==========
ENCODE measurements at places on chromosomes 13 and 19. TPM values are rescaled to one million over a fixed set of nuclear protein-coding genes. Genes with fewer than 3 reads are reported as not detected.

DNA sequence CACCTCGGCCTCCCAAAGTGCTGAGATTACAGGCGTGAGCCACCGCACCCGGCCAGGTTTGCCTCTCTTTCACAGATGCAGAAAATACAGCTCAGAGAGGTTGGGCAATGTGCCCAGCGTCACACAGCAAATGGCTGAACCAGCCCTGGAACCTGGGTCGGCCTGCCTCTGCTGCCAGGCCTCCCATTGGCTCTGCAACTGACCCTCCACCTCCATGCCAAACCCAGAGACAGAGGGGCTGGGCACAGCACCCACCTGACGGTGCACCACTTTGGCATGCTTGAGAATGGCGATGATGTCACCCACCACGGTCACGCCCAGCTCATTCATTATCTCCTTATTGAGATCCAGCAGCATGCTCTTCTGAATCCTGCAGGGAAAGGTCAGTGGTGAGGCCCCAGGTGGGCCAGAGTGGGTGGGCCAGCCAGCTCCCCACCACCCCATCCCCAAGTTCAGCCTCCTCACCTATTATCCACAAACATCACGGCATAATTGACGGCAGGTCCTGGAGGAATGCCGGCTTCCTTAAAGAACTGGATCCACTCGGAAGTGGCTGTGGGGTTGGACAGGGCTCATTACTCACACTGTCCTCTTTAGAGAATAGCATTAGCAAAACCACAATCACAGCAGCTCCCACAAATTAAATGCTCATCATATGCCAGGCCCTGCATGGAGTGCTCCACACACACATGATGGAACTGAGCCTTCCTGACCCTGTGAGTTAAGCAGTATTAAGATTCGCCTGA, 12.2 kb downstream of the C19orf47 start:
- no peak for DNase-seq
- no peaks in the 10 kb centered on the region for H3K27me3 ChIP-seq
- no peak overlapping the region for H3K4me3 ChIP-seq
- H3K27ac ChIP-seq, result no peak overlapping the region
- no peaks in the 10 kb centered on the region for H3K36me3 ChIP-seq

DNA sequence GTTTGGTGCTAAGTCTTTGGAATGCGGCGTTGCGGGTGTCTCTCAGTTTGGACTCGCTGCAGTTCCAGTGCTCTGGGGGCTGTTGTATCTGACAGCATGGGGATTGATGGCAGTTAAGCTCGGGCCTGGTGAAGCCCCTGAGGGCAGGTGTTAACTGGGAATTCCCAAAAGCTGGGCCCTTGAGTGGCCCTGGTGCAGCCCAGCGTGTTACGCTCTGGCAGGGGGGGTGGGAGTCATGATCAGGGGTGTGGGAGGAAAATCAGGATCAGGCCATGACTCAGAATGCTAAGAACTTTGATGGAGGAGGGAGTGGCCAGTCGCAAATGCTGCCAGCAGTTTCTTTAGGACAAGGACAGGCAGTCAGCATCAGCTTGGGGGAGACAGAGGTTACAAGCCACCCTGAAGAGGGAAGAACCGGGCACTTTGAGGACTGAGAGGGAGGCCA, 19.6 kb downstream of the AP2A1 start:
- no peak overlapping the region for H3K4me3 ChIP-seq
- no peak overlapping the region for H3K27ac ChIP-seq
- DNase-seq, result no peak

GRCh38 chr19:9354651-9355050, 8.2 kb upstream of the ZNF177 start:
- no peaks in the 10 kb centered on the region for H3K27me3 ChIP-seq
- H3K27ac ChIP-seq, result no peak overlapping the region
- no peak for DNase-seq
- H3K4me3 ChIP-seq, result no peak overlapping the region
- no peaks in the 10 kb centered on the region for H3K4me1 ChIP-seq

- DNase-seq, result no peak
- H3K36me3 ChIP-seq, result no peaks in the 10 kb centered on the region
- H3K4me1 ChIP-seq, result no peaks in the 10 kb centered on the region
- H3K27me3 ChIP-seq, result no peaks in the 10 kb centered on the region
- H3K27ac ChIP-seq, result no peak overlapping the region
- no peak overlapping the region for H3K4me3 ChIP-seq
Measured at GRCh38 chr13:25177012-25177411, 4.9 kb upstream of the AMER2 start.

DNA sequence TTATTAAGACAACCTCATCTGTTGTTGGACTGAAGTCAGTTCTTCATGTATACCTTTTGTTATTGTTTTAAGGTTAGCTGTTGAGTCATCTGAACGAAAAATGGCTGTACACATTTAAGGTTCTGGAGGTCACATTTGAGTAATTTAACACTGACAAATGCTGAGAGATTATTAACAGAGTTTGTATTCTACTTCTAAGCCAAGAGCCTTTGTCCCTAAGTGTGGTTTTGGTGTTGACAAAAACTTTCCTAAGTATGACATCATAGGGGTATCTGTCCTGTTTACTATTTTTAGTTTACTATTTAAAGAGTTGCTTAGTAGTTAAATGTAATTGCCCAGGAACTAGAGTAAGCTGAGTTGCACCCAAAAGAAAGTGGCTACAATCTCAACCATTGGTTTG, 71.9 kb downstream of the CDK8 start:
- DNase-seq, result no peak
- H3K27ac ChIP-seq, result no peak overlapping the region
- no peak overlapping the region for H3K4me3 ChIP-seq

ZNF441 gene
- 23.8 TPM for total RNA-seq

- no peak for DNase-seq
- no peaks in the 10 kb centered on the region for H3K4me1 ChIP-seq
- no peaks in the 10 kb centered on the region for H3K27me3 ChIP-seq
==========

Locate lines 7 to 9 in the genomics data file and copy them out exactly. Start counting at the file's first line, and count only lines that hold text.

- no peaks in the 10 kb centered on the region for H3K36me3 ChIP-seq

DNA sequence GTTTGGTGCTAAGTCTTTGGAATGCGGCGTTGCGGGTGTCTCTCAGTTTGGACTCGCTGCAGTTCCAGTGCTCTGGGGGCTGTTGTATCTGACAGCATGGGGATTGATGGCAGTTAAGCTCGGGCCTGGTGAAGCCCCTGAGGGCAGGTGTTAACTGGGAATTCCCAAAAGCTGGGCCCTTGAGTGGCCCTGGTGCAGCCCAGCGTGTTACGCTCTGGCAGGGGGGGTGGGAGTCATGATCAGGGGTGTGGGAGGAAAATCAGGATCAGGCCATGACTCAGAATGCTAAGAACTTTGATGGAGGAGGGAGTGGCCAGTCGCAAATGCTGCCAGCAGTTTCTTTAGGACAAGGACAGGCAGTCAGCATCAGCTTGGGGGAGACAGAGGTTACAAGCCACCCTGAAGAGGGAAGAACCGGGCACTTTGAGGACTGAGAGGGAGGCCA, 19.6 kb downstream of the AP2A1 start:
- no peak overlapping the region for H3K4me3 ChIP-seq